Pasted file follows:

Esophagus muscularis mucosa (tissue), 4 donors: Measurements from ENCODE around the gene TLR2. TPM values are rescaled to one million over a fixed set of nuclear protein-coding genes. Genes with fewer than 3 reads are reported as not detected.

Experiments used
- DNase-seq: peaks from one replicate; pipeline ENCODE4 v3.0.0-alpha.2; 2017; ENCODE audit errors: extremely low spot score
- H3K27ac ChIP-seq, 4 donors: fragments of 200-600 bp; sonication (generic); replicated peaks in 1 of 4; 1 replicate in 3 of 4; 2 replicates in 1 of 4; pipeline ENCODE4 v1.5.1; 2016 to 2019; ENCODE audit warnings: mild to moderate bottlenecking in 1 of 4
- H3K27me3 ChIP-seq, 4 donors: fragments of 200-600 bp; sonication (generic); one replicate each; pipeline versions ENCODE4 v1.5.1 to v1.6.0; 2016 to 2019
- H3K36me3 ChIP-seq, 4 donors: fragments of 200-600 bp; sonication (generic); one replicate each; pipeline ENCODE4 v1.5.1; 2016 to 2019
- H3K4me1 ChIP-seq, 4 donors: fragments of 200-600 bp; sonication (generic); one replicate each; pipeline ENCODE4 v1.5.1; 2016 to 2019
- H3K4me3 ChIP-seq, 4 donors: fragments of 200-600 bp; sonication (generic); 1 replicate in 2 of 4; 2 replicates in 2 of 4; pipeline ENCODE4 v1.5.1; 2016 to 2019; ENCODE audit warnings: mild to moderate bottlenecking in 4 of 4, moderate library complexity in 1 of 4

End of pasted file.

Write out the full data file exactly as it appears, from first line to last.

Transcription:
Esophagus muscularis mucosa (tissue), 4 donors: Measurements from ENCODE around the gene TLR2. TPM values are rescaled to one million over a fixed set of nuclear protein-coding genes. Genes with fewer than 3 reads are reported as not detected.

Experiments used
- DNase-seq: peaks from one replicate; pipeline ENCODE4 v3.0.0-alpha.2; 2017; ENCODE audit errors: extremely low spot score
- H3K27ac ChIP-seq, 4 donors: fragments of 200-600 bp; sonication (generic); replicated peaks in 1 of 4; 1 replicate in 3 of 4; 2 replicates in 1 of 4; pipeline ENCODE4 v1.5.1; 2016 to 2019; ENCODE audit warnings: mild to moderate bottlenecking in 1 of 4
- H3K27me3 ChIP-seq, 4 donors: fragments of 200-600 bp; sonication (generic); one replicate each; pipeline versions ENCODE4 v1.5.1 to v1.6.0; 2016 to 2019
- H3K36me3 ChIP-seq, 4 donors: fragments of 200-600 bp; sonication (generic); one replicate each; pipeline ENCODE4 v1.5.1; 2016 to 2019
- H3K4me1 ChIP-seq, 4 donors: fragments of 200-600 bp; sonication (generic); one replicate each; pipeline ENCODE4 v1.5.1; 2016 to 2019
- H3K4me3 ChIP-seq, 4 donors: fragments of 200-600 bp; sonication (generic); 1 replicate in 2 of 4; 2 replicates in 2 of 4; pipeline ENCODE4 v1.5.1; 2016 to 2019; ENCODE audit warnings: mild to moderate bottlenecking in 4 of 4, moderate library complexity in 1 of 4